What If All This Is Not Enough?
Pondering Whether $300 Million and 16.5 Feet of Protection Will Matter
85 Broad Street parking garage after Sandy
At the October 29 meeting of the Battery Park City Authority (BPCA) board, Catherine McVay Hughes raised a potentially troubling question. As BPCA management reviewed plans to spend some $300 million on resiliency measures designed to protect the community against future sea-level rise, extreme-weather events, and climate change, she questioned one of the key assumptions upon which these plans are predicated.
“I think a lot of folks are looking at the depth-to-design elevation flood line,” Ms. McVay Hughes began. “And there was a report that was recently issued… [in which] this technical expert suggested that the 16.5 feet needs to be raised another two to three feet. So I just wanted to make sure that what the Battery Park City will be planning to do will be adequate, as well.”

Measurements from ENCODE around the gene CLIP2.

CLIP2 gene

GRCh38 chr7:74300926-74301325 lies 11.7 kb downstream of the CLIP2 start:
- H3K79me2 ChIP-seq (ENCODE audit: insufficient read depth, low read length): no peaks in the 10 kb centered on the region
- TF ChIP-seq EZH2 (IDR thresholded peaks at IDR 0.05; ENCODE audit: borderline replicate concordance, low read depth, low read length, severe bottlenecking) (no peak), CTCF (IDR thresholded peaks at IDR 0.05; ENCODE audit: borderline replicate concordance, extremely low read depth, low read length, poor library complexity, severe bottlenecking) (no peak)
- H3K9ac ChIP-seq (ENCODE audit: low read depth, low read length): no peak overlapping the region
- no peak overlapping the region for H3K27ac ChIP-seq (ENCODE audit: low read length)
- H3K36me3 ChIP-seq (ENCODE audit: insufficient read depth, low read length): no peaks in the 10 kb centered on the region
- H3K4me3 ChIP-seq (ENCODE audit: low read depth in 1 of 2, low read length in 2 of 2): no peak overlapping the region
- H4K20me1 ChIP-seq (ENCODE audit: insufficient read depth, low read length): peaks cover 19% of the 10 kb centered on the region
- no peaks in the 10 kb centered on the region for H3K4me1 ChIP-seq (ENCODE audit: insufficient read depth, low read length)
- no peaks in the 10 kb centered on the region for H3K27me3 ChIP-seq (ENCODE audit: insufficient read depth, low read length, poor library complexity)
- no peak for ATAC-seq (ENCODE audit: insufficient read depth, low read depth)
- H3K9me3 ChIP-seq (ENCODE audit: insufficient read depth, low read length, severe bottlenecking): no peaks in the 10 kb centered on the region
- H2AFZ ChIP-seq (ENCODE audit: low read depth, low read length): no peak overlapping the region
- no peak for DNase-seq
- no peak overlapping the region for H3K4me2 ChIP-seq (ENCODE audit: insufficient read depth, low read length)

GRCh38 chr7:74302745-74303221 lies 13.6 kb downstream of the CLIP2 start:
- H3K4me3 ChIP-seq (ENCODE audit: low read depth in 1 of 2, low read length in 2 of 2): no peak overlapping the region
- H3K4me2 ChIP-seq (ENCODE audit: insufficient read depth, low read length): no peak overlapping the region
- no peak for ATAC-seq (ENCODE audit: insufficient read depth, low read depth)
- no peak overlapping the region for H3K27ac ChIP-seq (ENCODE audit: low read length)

The metric to which Ms. McVay Hughes was referring comes from the lower end of the mid-range of predicted coastal flood heights for Lower Manhattan by the 2080s. A 2014 report by the New York State Energy Research and Development Authority, entitled “Climate Change in New York State,” noted that middle range for such predictions at the Battery was 16.5 to 18.3 feet. (The lowest bracket was 16.1 feet or less, while the most extreme scenarios ranged up to 19.9 feet.)
Gwen Dawson, the BPCA’s vice president for real property, replied, “we’ve set our design flood elevation not at a specific height but to address a 100 year storm in the year 2050.” This was a reference to a separate framework, contained in the same 2014 report. In that set of projections, the middle range of flood heights at the Battery for the 2050s is estimated at 15.9 to 18.8 feet.